Multiple Versions of Python on Windows XP

Glenn Linderman v+python at
Fri Dec 5 08:34:01 CET 2008

On approximately 12/4/2008 5:29 AM, came the following characters from 
the keyboard of Colin J. Williams:
> Glenn Linderman wrote:
>> The equivalent of those commands is available via Windows Explorer, 
>> Tools / Folder Options, File Types, scroll-scroll-scroll your way to 
>> .py, Click Advanced, fiddle, copy paste apply, and other twaddle.  
> Yes, but what's needed is a further level of indirection.  Currently, 
> this allows .py to be associated with a particular editor.  It would 
> be great if there were some way of associating "Python.File", which is 
> created in the install process, with a particular editor.  Then, one 
> is left with associating "Python.File" with a given version of 
> Python.  Meanwhile, your suggestion provides a workaround.

Sure, it is possible to simply change the Python.File ftype -- just 
issue the command

ftype Python.File="C:\PythonNN\python.exe" "%1" %*

for NN = 25, 26 or 30 or whatever.  But that is longer and harder to 
remember and type than the assoc which is why chose to keep three ftypes 
around and switch between them with the assoc command.  But if you put 
them in a batch file, or shortcut, the length and complexity wouldn't be 
as much of an issue.  But changing one or changing the other is roughly 
equivalent... ftype is an extra level of indirection over assoc... and 
it is designed to allow programs that handle multiple extensions to not 
proliferate the full command for each extensions.  For example, a 
multi-image-format image program, could use something like:

assoc .jpg=ImageProg.File
assoc .gif=ImageProg.File
assoc .tif=ImageProg.File
ftype ImageProg.file="C:\Program Files\ImageProg\ImageProg.exe" "%1" %*

In that situation, because of the potentially large number of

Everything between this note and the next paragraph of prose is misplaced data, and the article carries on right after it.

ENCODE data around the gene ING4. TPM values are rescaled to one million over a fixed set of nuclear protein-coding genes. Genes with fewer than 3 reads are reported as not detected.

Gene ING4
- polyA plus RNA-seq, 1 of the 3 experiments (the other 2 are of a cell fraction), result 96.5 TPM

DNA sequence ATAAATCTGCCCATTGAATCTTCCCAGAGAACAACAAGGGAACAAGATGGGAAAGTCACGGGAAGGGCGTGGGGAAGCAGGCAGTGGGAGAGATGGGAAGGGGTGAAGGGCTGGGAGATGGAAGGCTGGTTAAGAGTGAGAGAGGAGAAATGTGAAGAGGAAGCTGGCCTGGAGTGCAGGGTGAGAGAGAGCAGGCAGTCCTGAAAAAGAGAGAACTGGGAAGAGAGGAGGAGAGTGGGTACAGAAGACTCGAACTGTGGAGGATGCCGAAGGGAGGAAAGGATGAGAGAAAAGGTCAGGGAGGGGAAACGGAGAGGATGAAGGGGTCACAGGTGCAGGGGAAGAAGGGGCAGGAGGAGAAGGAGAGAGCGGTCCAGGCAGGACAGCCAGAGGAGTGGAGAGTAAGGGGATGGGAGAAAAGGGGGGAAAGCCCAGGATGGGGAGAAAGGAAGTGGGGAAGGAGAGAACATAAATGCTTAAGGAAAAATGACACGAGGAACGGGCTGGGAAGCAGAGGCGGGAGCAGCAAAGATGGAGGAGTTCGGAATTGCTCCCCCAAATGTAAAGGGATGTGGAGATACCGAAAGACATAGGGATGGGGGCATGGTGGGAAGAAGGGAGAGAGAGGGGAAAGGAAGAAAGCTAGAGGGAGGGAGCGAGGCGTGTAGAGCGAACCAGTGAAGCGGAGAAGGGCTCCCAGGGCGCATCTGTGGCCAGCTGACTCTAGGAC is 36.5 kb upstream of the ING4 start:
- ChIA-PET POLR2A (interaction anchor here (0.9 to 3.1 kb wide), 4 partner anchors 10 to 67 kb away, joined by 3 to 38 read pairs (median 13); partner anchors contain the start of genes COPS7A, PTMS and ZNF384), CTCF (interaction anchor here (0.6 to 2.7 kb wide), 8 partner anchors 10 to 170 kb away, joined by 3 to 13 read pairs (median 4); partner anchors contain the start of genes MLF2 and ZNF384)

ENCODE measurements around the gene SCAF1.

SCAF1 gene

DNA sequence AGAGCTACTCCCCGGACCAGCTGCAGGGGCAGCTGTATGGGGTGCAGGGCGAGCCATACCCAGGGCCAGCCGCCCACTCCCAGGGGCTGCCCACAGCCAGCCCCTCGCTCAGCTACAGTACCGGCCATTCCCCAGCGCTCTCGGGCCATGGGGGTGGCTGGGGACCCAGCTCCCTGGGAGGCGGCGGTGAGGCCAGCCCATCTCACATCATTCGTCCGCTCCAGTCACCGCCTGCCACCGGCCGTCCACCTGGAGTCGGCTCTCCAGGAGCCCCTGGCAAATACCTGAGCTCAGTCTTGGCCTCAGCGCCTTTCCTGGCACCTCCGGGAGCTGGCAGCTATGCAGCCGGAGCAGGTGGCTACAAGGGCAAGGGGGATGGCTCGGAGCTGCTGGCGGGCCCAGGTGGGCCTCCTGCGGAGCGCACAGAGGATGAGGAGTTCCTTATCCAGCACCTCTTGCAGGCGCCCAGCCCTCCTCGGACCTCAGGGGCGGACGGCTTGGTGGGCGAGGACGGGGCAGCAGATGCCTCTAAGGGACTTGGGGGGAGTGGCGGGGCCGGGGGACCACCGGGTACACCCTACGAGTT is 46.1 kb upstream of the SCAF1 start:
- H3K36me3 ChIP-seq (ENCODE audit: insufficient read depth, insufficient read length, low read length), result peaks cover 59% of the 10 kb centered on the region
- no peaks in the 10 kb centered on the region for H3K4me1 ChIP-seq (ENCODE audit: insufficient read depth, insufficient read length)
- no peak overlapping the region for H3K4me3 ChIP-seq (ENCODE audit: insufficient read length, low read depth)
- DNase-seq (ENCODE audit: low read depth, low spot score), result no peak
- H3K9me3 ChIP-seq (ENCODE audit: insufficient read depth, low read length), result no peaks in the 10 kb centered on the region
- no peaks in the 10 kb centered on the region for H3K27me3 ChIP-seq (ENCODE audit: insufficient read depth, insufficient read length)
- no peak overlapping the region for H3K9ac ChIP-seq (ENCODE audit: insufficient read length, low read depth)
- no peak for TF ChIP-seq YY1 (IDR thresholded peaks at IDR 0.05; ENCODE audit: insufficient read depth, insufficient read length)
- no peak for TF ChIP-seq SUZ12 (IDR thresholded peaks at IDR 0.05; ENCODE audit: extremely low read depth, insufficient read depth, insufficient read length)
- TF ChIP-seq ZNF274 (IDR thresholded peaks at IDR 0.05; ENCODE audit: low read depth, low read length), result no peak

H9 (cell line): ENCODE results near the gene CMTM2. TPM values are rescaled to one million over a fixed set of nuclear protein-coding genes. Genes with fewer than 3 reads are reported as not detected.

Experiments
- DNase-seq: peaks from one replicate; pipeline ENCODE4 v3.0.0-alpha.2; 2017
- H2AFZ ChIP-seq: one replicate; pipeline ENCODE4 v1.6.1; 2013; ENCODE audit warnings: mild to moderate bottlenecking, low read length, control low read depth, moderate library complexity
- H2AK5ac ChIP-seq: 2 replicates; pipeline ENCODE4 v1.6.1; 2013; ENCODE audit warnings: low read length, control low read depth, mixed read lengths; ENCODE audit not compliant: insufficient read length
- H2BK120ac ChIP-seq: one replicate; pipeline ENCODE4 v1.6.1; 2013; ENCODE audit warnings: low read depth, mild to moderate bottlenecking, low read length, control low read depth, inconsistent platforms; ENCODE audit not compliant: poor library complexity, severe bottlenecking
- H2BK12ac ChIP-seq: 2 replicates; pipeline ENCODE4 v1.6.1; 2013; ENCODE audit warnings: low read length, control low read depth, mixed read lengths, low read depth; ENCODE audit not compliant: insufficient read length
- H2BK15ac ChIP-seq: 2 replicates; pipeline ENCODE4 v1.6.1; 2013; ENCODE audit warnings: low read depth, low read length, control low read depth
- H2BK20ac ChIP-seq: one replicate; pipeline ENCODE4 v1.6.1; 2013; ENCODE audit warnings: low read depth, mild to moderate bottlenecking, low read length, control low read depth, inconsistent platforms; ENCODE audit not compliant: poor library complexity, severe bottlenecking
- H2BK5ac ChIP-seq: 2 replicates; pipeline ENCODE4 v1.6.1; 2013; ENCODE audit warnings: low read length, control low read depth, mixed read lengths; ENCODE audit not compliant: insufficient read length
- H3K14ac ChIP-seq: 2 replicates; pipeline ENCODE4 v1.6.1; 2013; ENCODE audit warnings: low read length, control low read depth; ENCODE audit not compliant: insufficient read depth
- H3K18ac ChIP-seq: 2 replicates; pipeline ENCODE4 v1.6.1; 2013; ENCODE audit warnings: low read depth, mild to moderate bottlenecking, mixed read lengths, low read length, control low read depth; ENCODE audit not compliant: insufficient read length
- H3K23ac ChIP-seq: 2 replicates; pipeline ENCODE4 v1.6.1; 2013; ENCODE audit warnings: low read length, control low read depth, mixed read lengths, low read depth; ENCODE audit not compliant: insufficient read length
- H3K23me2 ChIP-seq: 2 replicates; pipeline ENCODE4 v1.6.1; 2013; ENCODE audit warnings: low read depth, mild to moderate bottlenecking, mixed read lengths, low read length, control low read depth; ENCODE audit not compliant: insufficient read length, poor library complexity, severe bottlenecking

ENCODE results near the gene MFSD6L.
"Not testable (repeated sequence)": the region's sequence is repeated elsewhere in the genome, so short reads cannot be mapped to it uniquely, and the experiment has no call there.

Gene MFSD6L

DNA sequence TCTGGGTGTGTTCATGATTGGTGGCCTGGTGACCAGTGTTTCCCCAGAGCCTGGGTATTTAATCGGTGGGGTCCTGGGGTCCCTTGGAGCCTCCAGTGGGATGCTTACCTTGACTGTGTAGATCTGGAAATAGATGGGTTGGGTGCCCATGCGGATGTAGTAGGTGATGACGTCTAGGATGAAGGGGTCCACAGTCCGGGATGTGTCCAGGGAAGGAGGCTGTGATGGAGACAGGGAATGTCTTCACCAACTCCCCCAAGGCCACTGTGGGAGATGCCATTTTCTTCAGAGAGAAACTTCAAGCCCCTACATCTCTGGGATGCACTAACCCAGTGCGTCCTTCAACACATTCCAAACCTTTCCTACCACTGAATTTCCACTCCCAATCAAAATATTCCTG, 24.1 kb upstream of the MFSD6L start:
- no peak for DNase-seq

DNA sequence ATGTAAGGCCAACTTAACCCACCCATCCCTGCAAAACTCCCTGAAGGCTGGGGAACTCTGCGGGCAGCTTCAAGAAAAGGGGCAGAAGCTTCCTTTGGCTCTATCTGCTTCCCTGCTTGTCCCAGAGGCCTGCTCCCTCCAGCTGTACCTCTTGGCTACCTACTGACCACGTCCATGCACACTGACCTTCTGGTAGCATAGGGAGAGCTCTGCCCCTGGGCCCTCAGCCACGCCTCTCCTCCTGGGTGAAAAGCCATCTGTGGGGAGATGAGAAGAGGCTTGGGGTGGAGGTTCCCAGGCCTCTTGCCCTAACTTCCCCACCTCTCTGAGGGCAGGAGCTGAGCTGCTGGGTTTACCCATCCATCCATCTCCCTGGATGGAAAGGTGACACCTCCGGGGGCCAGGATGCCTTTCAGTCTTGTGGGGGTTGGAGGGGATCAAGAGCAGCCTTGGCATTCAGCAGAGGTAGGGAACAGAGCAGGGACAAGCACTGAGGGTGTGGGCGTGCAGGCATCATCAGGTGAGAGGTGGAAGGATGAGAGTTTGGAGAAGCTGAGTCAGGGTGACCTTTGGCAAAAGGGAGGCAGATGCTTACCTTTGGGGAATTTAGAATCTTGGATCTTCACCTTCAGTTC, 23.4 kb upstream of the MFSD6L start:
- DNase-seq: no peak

extensions, changing the assoc isn't equivalent to changing the ftype, 
but for Python, I'm unaware of it needing to handle multiple extensions 
from the command line or via double clicking in Explorer, so was 
exploiting the extra level of indirection to save typing, and make the 
command simpler to remember.

Not sure what your reference to an editor is about. ftype only fiddles 
with the Shell Open command; if you want to do tricks with different 
editors for different versions of Python, then you have to fiddle the 
Shell Edit command; this can be done with clever manipulation of the 
registry... it would be straightforward to create a .reg file that swaps 
both the Shell Open and Shell Edit commands for different versions of 
Python, if that is useful... and maybe it is if you use an IDE of some 
sort.  Since I just use emacs to edit .py files, I ignored the Shell 
Edit command.  Instead I have a Shell Emacs command that is set up to 
apply to all file types, and is available via the context menu from 
Windows Explorer... but I use that not only for different versions of 
Python, but source code in other languages, and text files of all types.

Glenn --
A protocol is complete when there is nothing left to remove.
-- Stuart Cheshire, Apple Computer, regarding Zero Configuration Networking

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